Enhancing the quality of life at the University of Indianapolis’ host city took center stage during the annual Fairbanks Symposium in UIndy Hall. The annual event, held this year on March 3, was a collaborative effort sponsored by organizations such as the Richard M. Fairbanks Foundation and the University of Indianapolis Institute for Civic Leadership and Mayoral Archives in partnership with Indiana Humanities, Keep Indianapolis Beautiful and Indy Parks. The gathering focused on the importance of building vibrant, attractive modern cities and the role of greenspaces and parks in this process throughout Indianapolis.
The one-day event featured in-depth conversations with a multitude of local and national community leaders. Beginning the day was a luncheon featuring Justin Garrett Moore of the NYC Public Design Commission and Neelay Bhatt of the National Recreation and Parks Association. Another session involved a panel with Indy Parks Principal Park Planner and Greenways Manager Andre Denman, who spoke about the importance of Indianapolis’ Monon Trail, and President and CEO of Central Indiana Community Foundation Brian Payne, who discussed a similar project known as the cultural trail. Payne said he feels that Indianapolis must lead other cities in environmental projects.
“We need to be innovators. We need to prove the concept. We need to take the risk, because coming with the risk comes the reward,” Payne said. “It’s time for Indianapolis to step up on quality of life, on progressive quality of life issues, on urban issues and be the innovator.”
Meg Storrow, president and co-founder of Storrow Kinsella, also participated in the panel, educating the audience about Indianapolis’ history in environmental affairs. Additionally, Operations and Event Manager for White River State Park Alex Umlauf also contributed to the panel.
Interim Executive Vice President and Provost of UIndy David Wantz also made an appearance at the second session, during which he discussed the importance of organizations such as Keep Indianapolis Beautiful in fostering new ideas about how to improve the Indianapolis community.
“I want to give you the idea of an idea greenhouse,” Wantz said. “When you have an idea, you have to put it into a nurturing environment. When you’re trying to put your tomato plants out this year, you’ve already put that little seed in that peat moss cup. And you’ve already spritzed it with water. And only after a couple of weeks, when it gets its first true leaves, will you dare to put it outside, and only during the day. And then after a while, you’ll harden it off, and then after a while, you might put it in a cold frame, and then finally, you’ll put it in the ground. And that’s the same way it is with ideas.”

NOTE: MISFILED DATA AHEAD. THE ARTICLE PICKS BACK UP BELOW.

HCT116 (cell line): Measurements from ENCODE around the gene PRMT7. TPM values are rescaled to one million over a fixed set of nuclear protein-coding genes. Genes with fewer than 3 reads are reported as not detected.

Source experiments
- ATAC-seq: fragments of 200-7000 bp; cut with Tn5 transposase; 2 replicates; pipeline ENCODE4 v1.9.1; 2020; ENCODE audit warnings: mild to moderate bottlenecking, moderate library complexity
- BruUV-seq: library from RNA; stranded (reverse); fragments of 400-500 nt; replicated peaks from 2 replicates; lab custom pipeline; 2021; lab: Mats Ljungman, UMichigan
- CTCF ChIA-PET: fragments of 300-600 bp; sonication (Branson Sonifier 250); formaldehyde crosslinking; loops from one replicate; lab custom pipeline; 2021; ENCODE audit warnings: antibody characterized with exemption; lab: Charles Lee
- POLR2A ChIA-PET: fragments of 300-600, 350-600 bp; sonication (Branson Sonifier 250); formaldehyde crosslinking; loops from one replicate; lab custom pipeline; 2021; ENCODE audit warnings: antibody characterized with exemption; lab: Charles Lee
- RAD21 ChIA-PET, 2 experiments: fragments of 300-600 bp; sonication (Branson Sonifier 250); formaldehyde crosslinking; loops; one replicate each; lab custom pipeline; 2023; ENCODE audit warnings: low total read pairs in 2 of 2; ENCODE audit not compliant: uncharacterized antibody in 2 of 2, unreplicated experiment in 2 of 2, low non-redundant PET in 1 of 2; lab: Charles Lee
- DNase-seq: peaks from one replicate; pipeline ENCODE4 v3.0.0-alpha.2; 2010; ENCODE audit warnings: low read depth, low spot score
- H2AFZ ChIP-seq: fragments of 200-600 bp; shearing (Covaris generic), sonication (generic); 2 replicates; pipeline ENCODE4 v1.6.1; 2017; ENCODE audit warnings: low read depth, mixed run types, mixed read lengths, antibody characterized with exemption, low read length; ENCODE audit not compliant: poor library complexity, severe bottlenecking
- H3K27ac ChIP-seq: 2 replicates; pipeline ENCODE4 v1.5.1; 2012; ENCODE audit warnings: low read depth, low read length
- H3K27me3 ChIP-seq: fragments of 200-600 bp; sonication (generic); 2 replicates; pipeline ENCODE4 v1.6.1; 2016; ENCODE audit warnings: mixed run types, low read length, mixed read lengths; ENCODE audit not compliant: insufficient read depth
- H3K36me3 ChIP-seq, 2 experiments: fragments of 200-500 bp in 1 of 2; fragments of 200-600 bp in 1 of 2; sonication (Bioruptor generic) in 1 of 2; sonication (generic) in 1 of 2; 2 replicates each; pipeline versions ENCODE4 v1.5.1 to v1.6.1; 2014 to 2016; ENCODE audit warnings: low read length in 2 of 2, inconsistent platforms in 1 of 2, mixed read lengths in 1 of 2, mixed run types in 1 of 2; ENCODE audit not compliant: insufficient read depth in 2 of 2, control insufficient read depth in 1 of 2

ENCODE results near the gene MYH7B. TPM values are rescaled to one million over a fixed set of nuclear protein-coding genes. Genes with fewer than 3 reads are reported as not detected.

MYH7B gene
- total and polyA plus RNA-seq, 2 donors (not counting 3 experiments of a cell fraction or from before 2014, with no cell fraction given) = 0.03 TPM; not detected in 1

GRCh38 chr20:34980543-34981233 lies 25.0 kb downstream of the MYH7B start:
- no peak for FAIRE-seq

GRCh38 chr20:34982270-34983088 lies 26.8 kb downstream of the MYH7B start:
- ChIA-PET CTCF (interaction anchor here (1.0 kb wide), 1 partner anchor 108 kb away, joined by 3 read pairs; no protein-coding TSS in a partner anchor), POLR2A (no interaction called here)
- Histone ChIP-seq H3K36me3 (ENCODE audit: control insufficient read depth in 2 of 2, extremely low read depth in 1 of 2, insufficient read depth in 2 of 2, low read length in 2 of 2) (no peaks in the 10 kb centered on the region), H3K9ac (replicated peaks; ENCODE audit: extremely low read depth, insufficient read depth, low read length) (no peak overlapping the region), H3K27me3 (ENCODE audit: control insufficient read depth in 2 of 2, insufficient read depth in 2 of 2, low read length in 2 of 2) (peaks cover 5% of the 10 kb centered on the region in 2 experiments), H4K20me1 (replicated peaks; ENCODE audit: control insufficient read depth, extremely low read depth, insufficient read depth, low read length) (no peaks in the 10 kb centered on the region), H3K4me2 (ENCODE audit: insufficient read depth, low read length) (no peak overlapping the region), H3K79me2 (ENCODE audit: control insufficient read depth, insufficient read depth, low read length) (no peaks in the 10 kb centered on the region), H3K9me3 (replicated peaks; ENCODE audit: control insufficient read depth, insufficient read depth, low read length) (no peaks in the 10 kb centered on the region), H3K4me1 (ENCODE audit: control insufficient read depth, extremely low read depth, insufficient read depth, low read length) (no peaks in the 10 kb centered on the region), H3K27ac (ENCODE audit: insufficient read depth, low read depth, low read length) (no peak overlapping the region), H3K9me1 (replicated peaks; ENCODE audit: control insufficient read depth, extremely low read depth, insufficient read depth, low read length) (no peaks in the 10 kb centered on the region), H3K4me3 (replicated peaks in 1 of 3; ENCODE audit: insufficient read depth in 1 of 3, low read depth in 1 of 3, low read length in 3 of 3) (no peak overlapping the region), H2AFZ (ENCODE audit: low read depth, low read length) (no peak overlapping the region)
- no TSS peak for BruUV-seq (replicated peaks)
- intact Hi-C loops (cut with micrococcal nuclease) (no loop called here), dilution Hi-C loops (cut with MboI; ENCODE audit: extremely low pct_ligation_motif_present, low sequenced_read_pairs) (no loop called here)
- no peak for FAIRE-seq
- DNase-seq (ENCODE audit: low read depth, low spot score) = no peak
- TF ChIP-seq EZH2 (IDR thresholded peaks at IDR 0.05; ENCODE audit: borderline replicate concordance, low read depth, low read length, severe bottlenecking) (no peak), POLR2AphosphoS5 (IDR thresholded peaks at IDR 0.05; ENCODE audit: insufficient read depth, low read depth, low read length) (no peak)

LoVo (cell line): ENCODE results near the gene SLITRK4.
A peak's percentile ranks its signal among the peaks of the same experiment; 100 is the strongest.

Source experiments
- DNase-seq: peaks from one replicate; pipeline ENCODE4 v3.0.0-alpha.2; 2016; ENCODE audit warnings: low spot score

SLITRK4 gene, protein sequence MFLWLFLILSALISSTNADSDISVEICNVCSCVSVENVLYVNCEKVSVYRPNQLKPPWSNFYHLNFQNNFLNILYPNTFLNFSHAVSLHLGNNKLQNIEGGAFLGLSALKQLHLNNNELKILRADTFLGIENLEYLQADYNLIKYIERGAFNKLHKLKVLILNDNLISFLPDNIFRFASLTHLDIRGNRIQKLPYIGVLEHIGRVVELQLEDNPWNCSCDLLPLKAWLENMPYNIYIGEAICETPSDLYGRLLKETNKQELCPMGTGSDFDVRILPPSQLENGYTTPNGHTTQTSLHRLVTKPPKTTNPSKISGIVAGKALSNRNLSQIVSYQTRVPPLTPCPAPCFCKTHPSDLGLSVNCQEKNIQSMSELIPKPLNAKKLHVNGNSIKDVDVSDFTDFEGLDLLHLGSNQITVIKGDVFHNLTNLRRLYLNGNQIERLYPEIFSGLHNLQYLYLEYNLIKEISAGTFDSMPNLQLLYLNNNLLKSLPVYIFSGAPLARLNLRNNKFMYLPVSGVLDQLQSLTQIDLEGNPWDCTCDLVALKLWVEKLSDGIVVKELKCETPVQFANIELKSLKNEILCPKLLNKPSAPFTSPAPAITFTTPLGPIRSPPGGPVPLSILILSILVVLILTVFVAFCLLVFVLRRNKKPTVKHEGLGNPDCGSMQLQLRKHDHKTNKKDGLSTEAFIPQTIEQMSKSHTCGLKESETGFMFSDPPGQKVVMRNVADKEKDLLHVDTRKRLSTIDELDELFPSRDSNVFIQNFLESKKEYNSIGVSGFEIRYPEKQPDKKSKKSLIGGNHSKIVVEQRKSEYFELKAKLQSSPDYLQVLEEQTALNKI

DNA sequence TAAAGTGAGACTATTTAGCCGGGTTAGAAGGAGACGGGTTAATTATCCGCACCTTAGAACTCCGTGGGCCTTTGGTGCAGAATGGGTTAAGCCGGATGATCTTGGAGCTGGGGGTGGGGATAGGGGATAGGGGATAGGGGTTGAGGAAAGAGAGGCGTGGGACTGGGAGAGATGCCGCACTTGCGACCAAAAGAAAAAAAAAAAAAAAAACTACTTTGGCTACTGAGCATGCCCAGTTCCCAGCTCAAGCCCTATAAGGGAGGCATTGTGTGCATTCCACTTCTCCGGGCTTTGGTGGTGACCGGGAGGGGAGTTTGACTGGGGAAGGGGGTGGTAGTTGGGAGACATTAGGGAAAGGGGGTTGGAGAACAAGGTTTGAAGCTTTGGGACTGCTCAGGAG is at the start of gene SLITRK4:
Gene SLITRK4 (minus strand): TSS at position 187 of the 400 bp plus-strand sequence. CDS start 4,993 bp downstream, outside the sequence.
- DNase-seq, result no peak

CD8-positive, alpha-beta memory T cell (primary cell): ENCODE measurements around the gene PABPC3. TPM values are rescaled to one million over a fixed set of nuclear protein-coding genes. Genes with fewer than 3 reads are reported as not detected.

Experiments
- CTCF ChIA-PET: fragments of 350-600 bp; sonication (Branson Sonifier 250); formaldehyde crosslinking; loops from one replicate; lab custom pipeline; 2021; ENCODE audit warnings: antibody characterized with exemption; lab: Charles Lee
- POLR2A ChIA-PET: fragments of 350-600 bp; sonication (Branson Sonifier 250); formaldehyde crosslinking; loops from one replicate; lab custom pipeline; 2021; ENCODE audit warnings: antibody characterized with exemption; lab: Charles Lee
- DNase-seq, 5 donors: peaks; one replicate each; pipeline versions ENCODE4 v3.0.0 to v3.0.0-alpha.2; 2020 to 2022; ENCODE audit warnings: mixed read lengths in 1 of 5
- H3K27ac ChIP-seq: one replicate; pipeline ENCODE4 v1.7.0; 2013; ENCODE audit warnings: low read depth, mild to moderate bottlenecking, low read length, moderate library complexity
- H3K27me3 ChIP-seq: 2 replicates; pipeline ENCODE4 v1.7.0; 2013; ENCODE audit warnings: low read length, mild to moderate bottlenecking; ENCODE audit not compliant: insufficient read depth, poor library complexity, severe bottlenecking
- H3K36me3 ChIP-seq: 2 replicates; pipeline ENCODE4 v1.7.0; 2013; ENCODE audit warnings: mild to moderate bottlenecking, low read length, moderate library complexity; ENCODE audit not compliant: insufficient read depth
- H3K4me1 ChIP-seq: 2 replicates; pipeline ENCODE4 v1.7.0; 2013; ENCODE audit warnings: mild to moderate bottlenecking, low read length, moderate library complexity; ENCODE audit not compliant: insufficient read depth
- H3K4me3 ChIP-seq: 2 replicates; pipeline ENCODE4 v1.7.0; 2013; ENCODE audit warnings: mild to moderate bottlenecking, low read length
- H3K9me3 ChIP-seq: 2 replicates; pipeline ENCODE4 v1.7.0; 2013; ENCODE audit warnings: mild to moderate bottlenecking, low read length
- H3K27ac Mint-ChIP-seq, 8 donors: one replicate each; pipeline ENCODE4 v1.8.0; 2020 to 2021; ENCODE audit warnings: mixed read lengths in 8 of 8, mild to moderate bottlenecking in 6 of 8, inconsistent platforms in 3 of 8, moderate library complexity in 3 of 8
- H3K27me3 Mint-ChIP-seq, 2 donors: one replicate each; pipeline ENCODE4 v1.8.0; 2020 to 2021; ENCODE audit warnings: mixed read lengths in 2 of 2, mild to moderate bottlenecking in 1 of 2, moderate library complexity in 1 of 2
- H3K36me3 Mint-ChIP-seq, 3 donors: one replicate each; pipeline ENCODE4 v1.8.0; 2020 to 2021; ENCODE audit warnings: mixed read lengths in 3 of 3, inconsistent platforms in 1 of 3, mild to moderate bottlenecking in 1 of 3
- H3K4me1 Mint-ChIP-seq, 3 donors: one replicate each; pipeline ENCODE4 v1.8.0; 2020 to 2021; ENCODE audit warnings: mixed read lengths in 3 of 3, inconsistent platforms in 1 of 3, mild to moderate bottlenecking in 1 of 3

As for UIndy’s own environmental reputation, Director of the Institute for Civic Leadership and Mayoral Archives and Professor of History and Political Science Ted Frantz said that although the university has made great progress in becoming more green, further efforts must be made.
“It is a lot better now than when I came here,” Frantz said. “…. There is a lot of room for improvement, and if that change is going to happen, then it will come from passionate individuals who are your peers [and] students demanding change.”
Following a brief intermission, the third session of the day ushered in new speakers to engage the audience and answer questions concerning the role of environmental awareness in caring for the greater public good. This panel featured guests from two neighboring states and an Indiana native. The speakers shared their own experiences and perspectives on the issues at hand, from social to environmental good.
Dale Heydlauff, president of the American Electric Power Foundation, discussed how the renovation of the Scioto Mile in his residential city of Columbus, Ohio, contributed to the city’s economic growth and repaid its own cost many times over.
“This was an area that no one ever visited, no one,” Heydlauff said. “Now millions of people go there. It’s the venue for our summer festivals or sponsored nonprofits races or walks every weekend from April through October. It’s really animated it. And then there is the economic bottom line: this has stimulated $400 million in private sector investments, predominantly in housing and downtown.”
As for the social aspect of environmentalism in the city, the panel of three included Lionel Bradford, President of the Greening of Detroit. The Greening of Detroit is an organization originally devoted to replanting trees throughout the city. Bradford, however, discussed how what began as an environmental effort became a force for social change in the city with the inclusion of youth.
“We planted … close to 100 thousand trees. Now we have to take care of the trees, and so that’s how we started our youth employment program,” Bradford said. “We employ about 200 high schoolers—and these are Detroit high schoolers—every year. [They] come out, maintain our trees, water the trees, prune them—you name it. The program has also turned into an enrichment program as well, in that…we do ACT prep, college tours, camping trips, you name it. We really, really try to introduce these people to natural resource-related fields. So that’s a big push for us. And we know that that’s a part of creating that next generation of environmental stewards.”
The third speaker of the symposium’s final panel was Emily Wood, director of greenspace for Keep Indianapolis Beautiful. As an environmental scholar, Wood stressed the importance of encouraging Indiana’s native wildlife in addition to simply creating greenspaces.
“In my opinion, we can talk so much about planning and engagement, the social and economic effects of everything, but if we fail to put native plants into our green spaces, it’s like building a Cadillac without dropping a battery into it. I have a beautiful vehicle, but it’s not going to go anywhere,” Wood said.